A Wilderness Journey

December 10, 2017 – Second Sunday of Advent/Mark 1:1-8


One of the things that has always fascinated me about the Upstate of South Carolina is that one minute you can be driving through an urban mix of stores, factories, and houses, and the next minute you can find yourself in the country, cows grazing along the edge of the road, kudzu covering everything in sight.

But true wilderness – that is something that we have less and less of, at least in our part of the country.  True wilderness is an uncultivated, uninhabited, and inhospitable region, and we just don’t have much of that left.  But there is another kind of wilderness – a wilderness of the spirit – that I suspect most of us have experienced.  When someone dear to us dies, we journey through the wilderness.  When our hearts are hurt by insensitive words or deliberate affront, we journey through the wilderness.  When, on life’s walk, our work or our family life or our spirits become lost, we journey through the wilderness.  Those wilderness places are not places we seek out, not places we want to experience; yet, when we have passed through the wilderness and emerged on the other side, we somehow find ourselves better for the journey.

When I read about John the baptizer appearing in the wilderness, I wonder how it was that he came to be surrounded by people.  Mark tells us that people from the whole Judean countryside and all of Jerusalem went out to see him.  He was a sight to behold, certainly, with his camel’s hair clothing and leather belt, and his dietary habits no doubt prompted talk, too.  Wild honey is one thing, but not too many people subsist on locusts.

Yet, there in the wilderness, John called out to the people who gathered around him, offering in the midst of the wilderness a profound gift that spoke to the hearts of the people.  John called people into the wilderness, where he proclaimed a baptism of repentance and announced that someone else would come after him – someone who would be more powerful; someone who would baptize with the Holy Spirit.

As with Elijah before him – and Jesus, the one who would follow – John preached in a wilderness space that allowed God to prepare the people for their promised salvation.  The wilderness was both a time and place where the people could experience the rigorous discipline of God.  Into this wilderness, John announced, God would send a Messiah, a Savior.  “Prepare the way of the Lord,” he cried out.  “Make his paths straight.”

The way of the Lord would lead through that wilderness.  After all, it was through the wilderness that God had led his people out of Egypt and into Zion.  “When Jesus calls people to follow him, it is on this way of self-denial that leads to the cross.”[i]  Calling the people to discipleship, Jesus calls them “to follow behind him in the path he himself walked.”[ii]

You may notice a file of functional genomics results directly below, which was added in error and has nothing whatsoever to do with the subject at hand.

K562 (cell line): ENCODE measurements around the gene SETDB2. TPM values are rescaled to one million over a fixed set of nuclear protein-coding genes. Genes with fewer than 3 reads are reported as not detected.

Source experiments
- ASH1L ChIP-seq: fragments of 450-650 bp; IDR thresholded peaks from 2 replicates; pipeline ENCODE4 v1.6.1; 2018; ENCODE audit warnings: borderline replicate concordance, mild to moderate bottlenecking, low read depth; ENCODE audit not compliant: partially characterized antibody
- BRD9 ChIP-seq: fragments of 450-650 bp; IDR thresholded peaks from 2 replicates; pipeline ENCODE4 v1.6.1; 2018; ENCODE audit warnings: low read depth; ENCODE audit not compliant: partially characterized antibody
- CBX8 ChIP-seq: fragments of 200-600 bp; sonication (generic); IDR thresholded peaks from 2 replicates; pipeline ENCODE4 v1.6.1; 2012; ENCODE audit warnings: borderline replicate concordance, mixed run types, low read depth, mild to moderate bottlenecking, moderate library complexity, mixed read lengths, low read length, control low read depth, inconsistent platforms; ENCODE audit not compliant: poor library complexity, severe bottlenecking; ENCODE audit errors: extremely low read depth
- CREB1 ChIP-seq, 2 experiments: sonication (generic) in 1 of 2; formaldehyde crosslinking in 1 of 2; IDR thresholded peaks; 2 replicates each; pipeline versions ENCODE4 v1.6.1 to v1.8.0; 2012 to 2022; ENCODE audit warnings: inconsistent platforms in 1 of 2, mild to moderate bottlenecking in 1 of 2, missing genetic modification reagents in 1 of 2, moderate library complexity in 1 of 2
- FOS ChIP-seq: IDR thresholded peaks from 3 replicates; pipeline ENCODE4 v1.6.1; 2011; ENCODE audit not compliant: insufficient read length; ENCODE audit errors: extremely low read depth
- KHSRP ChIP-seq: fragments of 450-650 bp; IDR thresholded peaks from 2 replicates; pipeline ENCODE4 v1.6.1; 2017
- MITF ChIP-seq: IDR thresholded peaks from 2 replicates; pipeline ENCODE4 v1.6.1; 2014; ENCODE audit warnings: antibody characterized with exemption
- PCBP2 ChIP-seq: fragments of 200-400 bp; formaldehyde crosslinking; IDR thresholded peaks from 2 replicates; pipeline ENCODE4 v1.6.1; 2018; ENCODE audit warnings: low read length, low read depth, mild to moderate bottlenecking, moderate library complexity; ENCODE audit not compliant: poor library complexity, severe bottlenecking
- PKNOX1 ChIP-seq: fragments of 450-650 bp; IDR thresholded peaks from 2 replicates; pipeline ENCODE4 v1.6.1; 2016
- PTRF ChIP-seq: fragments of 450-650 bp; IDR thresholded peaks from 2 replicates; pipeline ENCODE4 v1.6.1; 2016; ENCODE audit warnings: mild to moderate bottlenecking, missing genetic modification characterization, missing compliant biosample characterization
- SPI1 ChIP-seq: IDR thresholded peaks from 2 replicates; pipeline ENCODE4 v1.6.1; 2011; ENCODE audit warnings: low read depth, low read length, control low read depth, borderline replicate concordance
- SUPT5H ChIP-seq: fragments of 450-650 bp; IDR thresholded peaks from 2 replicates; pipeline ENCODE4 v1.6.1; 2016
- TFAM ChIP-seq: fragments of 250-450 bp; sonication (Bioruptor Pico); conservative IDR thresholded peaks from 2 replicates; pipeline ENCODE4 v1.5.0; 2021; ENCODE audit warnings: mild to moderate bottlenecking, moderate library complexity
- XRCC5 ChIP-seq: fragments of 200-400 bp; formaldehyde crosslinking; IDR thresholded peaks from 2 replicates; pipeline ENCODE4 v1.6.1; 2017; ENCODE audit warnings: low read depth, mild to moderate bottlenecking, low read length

“For Mark, John is like the voice that announces comfort to the exiles in Babylon.”[iii]  John was very clear on his mission, his place in God’s story.  The one to come after him would bring power.  The one to follow him would baptize with the Holy Spirit of God, which would comfort and empower God’s people.  Just a messenger, John fulfilled his calling to prepare the way – to make people ready, to cultivate their hearts so that they would truly hear the one who would follow.

John preached the importance, the need, to wait.  “Waiting for the savior is humbling.  It forces us to admit that the world does not operate on our schedule.  And by waiting for the savior, we have to admit the obvious: that he is not here yet.  If he is not here yet, that pretty much rules out the possibility that the savior is one of us.”[iv]

John the baptizer had no illusions that he was the one for whom all had been waiting.  He made no claim to be the promised Messiah, but speaking with a “joyous urgency” he called the people to repent, to receive God’s gift of reconciliation, to experience a baptism symbolic of that forgiveness while holding onto the hope of a new baptism to come.  A new baptism that would usher in the promised salvation.  A baptism that would initiate the power of God’s own Holy Spirit.

In the inhospitable wilderness, living on what the land provided him, wearing what he could make from what he found around him, John prepared a way.  He called to those who would listen “to turn around, accept the greater baptism offered by a risen Lord, and thus experience his coming as a powerful, personal advent.”[v]  Even now, as we yearn for something new, something real, something true, he calls to us.  He reminds us that, in our own baptism, we have been engrafted into the family of God.  Our baptism reflects God’s present claim on us.  Our baptism reminds us that we are worthy and capable just as we are.  And John also models the waiting that prepares people to receive the good news that Jesus Christ will come again.  Can you hear him?  “See the bread; see the cup,” he tells us.  “He has come.  And he will come again.”

[i] M. Eugene Boring, New Testament Library: Mark, 37

[ii] Ibid., 38

[iii] Christopher R. Hutson, Feasting on the Word B/1, 46

[iv] Lillian Daniel, Feasting on the Word B/1, 48

[v] Lamar Williamson Jr., Interpretation: Mark, 33

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One thought on “A Wilderness Journey

  1. As I put more water into the stand holding our cut tree I grasp at the idea of being engrafted as you describe one analogy of baptism, not cut down by life but a branch of the true tree of existing.

    Like

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